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Comparing index trackers with GEBs tells us absolutely nothing

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Comparing index trackers with guaranteed equity bonds is like comparing elephants with giraffes. What does it tell us? Nothing, other than they are two very different beasts.

The IMA’s choice for comparison is an interesting one. GEBs are indeed a form of structured product, but they are not the most widely available investment, nor are they in any way representative of the structured product market as a whole. By highlighting the performance of National Savings & Investments GEBs, the IMA has also – and this is crucial – elected to compare trackers with products backed by the government. These are, in other words, very low-risk, low-return products (technically deposits) with a state guarantee. Not the most obvious choice for comparison with a pure equity investment in which investors’ capital is 100 per cent at risk.

The key problem, of course, is that the contrast makes no allowance for investors’ appetite for risk. These are in no way, shape or form products that would share the same space in a comparison website. The question, therefore, is: what would make a fair comparison with trackers? More meaningful would be capital-at-risk structured products in which participation to an index is geared. Typically, geared products have a protection barrier under which capital becomes at risk; in the event of a breach, investors simply receive the index performance, without dividends. The idea of a product like, say a supertracker – which is a geared play on the FTSE 100 - is that by giving up dividends investors hope to gain greater capital growth.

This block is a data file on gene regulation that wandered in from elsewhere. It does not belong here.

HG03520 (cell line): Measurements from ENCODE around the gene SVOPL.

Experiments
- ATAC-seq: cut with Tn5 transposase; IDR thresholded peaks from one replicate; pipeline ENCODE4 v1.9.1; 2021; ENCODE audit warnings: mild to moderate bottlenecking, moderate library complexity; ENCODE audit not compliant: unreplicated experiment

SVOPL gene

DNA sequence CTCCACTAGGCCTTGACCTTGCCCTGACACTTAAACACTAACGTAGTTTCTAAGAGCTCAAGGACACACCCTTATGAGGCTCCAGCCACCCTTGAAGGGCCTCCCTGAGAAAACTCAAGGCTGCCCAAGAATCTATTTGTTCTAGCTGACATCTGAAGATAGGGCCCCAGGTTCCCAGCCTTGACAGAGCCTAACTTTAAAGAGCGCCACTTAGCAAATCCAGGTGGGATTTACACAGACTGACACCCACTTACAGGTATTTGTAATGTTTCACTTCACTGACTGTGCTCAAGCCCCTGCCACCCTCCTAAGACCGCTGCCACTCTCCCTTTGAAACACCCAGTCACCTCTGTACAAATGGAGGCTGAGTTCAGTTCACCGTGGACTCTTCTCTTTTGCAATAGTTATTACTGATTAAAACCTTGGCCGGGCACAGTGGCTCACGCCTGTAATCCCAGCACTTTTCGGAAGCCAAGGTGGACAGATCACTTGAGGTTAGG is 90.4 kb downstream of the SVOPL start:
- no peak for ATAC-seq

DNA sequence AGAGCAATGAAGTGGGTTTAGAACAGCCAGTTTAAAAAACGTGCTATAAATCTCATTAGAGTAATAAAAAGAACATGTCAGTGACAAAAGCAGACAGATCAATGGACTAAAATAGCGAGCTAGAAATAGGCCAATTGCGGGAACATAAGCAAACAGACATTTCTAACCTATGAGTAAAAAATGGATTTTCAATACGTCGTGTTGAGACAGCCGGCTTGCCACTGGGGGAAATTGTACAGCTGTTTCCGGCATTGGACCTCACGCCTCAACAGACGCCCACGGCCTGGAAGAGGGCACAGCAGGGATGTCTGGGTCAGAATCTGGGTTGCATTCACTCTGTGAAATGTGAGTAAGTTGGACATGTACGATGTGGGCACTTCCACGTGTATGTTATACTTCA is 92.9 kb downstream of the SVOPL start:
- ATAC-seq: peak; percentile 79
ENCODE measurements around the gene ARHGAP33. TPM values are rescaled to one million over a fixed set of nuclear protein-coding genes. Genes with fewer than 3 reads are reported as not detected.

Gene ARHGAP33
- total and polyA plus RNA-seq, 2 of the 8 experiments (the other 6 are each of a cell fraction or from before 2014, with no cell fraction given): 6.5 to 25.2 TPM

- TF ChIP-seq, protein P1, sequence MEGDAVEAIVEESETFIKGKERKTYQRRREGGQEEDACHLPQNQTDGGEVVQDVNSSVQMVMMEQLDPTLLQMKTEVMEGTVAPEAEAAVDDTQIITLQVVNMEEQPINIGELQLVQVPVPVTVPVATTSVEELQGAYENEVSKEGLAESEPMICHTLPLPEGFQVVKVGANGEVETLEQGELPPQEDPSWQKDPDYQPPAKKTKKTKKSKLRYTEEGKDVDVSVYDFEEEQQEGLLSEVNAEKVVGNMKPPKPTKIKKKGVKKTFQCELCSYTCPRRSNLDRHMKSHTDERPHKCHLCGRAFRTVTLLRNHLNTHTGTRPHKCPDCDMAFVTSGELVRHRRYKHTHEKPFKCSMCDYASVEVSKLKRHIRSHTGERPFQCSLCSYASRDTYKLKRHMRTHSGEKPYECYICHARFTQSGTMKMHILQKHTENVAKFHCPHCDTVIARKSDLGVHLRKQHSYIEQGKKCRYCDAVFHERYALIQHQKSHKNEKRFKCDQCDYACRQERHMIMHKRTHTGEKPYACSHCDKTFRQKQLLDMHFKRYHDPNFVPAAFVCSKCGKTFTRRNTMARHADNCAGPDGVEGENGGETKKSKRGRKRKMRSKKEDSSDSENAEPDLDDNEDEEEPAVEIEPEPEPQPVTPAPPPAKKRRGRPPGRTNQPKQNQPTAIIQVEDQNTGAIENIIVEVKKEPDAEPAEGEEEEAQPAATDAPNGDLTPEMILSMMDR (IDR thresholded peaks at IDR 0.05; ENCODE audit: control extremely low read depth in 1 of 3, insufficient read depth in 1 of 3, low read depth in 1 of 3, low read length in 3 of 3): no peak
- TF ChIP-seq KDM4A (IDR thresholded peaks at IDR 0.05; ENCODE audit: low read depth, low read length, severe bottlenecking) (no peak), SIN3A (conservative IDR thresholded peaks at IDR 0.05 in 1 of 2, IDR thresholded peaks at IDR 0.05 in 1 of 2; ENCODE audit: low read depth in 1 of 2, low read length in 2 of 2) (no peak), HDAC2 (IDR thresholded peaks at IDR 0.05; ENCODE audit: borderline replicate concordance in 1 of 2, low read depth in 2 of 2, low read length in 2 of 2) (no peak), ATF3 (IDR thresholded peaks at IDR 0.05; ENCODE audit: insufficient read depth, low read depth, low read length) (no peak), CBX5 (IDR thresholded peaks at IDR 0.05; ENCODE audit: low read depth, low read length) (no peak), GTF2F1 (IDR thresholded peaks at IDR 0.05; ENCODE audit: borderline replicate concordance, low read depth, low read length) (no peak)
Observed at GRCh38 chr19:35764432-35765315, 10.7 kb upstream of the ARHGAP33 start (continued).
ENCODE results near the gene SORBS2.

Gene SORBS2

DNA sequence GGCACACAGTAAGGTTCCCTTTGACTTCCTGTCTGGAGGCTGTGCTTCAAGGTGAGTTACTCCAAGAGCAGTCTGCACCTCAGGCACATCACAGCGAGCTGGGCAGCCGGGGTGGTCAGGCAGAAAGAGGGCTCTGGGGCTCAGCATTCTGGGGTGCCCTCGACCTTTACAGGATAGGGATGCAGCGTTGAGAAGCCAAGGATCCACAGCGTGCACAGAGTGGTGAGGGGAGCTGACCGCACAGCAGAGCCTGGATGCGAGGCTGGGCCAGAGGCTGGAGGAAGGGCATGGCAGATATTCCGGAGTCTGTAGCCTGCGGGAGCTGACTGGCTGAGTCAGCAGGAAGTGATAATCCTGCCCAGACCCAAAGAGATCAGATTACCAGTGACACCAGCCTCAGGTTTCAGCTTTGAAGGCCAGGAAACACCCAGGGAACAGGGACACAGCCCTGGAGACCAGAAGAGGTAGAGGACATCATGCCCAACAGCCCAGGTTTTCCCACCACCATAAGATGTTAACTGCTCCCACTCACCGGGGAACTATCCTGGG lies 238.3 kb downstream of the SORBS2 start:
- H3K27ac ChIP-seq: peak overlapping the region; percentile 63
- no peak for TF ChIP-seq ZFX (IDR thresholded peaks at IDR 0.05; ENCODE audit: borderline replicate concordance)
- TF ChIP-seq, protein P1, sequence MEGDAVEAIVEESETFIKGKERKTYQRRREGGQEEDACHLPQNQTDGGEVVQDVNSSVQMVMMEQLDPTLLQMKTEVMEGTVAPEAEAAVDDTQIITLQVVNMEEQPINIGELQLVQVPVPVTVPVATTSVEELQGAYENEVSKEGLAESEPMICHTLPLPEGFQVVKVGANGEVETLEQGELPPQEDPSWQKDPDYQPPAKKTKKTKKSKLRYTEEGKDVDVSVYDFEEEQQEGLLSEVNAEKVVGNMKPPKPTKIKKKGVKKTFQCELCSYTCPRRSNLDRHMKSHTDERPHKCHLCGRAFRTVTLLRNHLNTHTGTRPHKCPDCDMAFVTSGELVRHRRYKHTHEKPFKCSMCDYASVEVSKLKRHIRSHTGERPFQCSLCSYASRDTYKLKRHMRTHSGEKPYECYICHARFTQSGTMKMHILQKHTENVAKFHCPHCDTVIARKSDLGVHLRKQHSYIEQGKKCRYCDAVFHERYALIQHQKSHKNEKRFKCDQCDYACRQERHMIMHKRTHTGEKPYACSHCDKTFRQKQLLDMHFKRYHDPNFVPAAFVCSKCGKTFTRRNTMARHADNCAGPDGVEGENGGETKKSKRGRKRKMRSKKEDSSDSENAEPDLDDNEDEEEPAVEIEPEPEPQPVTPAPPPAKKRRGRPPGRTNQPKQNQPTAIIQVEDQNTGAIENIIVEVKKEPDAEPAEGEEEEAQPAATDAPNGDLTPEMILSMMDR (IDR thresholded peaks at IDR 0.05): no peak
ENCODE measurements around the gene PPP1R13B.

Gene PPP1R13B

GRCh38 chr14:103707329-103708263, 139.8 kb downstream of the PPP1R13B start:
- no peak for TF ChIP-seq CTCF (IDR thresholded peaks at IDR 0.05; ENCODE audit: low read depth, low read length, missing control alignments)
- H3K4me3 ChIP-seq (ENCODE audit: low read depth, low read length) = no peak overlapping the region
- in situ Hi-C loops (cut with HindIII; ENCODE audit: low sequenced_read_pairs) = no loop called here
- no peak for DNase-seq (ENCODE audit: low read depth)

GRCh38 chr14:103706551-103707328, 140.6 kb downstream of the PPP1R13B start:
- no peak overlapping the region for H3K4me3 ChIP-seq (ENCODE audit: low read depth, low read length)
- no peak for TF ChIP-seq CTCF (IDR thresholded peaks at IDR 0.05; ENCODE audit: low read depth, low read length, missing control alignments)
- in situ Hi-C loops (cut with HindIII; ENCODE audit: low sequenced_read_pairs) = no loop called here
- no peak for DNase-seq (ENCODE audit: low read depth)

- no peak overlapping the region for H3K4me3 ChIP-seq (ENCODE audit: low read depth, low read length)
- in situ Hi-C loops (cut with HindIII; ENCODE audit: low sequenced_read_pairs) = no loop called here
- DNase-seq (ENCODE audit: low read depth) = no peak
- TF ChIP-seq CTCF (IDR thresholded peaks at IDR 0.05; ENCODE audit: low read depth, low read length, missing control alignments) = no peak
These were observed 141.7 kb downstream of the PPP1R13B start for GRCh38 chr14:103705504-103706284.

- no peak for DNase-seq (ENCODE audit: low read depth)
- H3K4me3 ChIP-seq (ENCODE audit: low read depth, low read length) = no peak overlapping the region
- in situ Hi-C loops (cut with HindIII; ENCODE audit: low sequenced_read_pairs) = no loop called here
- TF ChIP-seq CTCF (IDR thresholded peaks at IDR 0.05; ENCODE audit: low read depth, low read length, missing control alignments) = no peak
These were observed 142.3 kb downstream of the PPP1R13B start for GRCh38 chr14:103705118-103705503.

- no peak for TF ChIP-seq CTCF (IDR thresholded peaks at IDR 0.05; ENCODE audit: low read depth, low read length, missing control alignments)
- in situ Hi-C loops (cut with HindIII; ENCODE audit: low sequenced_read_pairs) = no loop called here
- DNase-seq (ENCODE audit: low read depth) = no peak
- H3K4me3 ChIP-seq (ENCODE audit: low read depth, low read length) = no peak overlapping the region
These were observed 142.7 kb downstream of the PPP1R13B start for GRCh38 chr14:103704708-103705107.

These particular products now have been maturing in good numbers for the past five years and to the best of my knowledge have produced good returns.  In more detail, Barclays Wealth alone has seen nine maturities of the supertracker product. Five of these have outperformed the FTSE total return index; but that does not take into account UK tracker fees, which the IMA estimates at 1.05 per cent (fee taken as average TER). Add in trading and stamp duty costs and the average TER for UK trackers rises to 1.12 per cent, according to the IMA. Include these costs, and six out of our nine maturities have outperformed the average UK tracker fund, while relative performance is better across the board. Add in the cost of advice and the picture would undoubtedly improve again. Either way, what these maturities show is that the enhanced upside potential of a structured product with a similar risk profile to a tracker more than makes up for the dividends forsaken by the investor. And that neatly illustrates a wider point.

By using a tracker fund as a basis for comparison, the IMA’s research should – but doesn’t – take as its starting point capital being at risk. Instead, it starts at a point of no risk to capital (GEBs) and, from this highly advantageous position, it criticises the performance of a product that was never meant to compete with a pure, unprotected equity investment. As a result, the IMA’s research is as insightful as observing that a tank is slower than a motorbike.

To make this is a more constructive exercise – now and in the future – we should ensure any discussion starts with a capital at risk product and proceeds on that basis. Trackers - simple, easy-to-understand products, where the risks are clear – are as good a place to start as any. All we ask is that the subsequent comparison is like-for-like – i.e. the investments involved share a similar risk profile. Comparing a tracker with a geared product like our Supertracker makes sense as, broadly speaking, both products occupy the same place on the risk spectrum. But where there is additional protection to capital, we should take care to shift the product further to the left of the tracker, to reflect the fall in risk and corresponding decline in performance expectations.